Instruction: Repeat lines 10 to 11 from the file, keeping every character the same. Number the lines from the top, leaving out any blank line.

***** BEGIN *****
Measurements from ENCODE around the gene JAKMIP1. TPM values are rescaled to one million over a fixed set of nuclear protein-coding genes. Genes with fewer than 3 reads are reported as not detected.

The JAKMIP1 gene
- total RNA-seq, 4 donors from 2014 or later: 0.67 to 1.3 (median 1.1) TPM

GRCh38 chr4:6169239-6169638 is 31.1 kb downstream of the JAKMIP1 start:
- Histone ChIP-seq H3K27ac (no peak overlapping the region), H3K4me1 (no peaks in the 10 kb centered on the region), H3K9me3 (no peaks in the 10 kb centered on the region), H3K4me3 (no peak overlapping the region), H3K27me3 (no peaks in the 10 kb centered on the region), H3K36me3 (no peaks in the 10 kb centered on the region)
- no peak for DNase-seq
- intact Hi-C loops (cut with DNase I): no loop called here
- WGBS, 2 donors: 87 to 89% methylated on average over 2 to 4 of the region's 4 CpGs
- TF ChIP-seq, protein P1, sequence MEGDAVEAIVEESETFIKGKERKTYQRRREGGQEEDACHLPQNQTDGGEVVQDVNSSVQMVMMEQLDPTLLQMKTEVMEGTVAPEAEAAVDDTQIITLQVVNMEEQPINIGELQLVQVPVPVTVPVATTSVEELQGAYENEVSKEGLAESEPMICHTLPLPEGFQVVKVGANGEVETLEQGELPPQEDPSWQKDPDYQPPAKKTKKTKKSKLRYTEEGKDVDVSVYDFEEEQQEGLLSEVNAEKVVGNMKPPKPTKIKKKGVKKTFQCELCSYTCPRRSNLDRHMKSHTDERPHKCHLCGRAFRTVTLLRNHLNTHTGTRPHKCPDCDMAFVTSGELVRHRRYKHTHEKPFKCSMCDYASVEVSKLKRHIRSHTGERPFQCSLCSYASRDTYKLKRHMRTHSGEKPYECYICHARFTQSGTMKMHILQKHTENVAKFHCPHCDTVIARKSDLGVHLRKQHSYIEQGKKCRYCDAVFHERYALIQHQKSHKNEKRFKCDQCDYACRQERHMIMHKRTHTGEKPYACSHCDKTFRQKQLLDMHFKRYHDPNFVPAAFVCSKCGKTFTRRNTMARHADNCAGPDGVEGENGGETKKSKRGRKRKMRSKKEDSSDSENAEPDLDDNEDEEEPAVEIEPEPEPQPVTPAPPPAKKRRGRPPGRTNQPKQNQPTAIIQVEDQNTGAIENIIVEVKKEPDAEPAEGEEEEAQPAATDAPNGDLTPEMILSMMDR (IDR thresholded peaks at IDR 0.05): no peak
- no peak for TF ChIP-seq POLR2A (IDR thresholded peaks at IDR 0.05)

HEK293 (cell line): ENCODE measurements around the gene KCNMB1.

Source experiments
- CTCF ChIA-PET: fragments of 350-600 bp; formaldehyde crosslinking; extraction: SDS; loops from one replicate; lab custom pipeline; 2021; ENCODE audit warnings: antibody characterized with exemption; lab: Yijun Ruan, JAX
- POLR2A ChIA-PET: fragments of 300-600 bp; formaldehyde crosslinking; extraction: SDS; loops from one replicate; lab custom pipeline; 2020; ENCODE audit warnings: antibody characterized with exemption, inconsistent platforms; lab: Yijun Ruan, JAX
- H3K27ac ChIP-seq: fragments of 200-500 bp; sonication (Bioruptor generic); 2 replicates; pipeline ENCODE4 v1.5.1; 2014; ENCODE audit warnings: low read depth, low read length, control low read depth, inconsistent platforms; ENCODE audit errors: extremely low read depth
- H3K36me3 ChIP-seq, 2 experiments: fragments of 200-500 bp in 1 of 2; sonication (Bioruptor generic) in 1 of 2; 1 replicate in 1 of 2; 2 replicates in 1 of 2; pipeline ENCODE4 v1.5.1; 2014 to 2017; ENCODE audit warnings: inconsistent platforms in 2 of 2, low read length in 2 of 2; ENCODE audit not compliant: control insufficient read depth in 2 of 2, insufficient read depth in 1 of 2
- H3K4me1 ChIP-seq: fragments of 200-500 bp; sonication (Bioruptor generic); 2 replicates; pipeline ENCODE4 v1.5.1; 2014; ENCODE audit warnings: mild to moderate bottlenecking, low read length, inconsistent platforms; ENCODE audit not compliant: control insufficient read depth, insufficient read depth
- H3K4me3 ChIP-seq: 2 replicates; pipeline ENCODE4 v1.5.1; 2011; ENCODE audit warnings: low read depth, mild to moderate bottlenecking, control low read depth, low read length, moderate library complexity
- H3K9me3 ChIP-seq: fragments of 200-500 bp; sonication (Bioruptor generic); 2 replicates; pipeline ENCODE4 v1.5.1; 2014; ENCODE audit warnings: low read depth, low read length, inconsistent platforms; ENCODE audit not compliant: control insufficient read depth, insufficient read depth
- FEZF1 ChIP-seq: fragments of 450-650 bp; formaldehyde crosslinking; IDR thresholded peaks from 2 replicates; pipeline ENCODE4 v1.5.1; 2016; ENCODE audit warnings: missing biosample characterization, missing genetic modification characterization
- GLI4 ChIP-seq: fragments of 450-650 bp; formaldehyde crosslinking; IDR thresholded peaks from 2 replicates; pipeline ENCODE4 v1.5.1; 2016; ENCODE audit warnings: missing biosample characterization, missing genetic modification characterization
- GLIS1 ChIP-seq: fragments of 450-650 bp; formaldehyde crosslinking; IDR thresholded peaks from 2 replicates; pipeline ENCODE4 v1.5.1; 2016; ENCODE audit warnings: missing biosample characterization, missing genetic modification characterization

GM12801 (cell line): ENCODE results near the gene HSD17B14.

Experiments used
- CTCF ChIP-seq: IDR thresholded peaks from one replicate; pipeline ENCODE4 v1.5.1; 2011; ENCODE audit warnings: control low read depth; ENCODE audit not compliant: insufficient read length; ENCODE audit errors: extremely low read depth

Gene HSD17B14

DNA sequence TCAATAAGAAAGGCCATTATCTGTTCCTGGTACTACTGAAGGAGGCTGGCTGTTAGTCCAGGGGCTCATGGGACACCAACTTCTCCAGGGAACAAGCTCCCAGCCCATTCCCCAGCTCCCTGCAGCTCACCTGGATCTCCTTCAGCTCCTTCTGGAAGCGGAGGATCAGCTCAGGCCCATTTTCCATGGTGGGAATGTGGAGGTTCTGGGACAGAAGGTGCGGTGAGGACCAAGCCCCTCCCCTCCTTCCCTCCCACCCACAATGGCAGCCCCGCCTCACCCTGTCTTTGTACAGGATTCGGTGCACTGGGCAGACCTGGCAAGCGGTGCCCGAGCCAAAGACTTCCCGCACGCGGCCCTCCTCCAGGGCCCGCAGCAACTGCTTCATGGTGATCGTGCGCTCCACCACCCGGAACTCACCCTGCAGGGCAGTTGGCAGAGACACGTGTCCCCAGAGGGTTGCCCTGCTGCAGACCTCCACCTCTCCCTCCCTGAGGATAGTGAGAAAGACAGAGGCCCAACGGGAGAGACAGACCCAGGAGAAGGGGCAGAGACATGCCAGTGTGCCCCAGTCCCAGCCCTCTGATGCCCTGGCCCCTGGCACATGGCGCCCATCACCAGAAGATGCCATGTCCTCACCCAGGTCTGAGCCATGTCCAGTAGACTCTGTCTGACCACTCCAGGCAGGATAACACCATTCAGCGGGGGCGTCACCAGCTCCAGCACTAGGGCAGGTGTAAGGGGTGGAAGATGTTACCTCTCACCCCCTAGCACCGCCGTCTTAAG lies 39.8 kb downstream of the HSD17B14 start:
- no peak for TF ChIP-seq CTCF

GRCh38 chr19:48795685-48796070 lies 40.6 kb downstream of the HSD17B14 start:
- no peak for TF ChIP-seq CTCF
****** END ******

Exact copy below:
- no peak for TF ChIP-seq POLR2A (IDR thresholded peaks at IDR 0.05)

HEK293 (cell line): ENCODE measurements around the gene KCNMB1.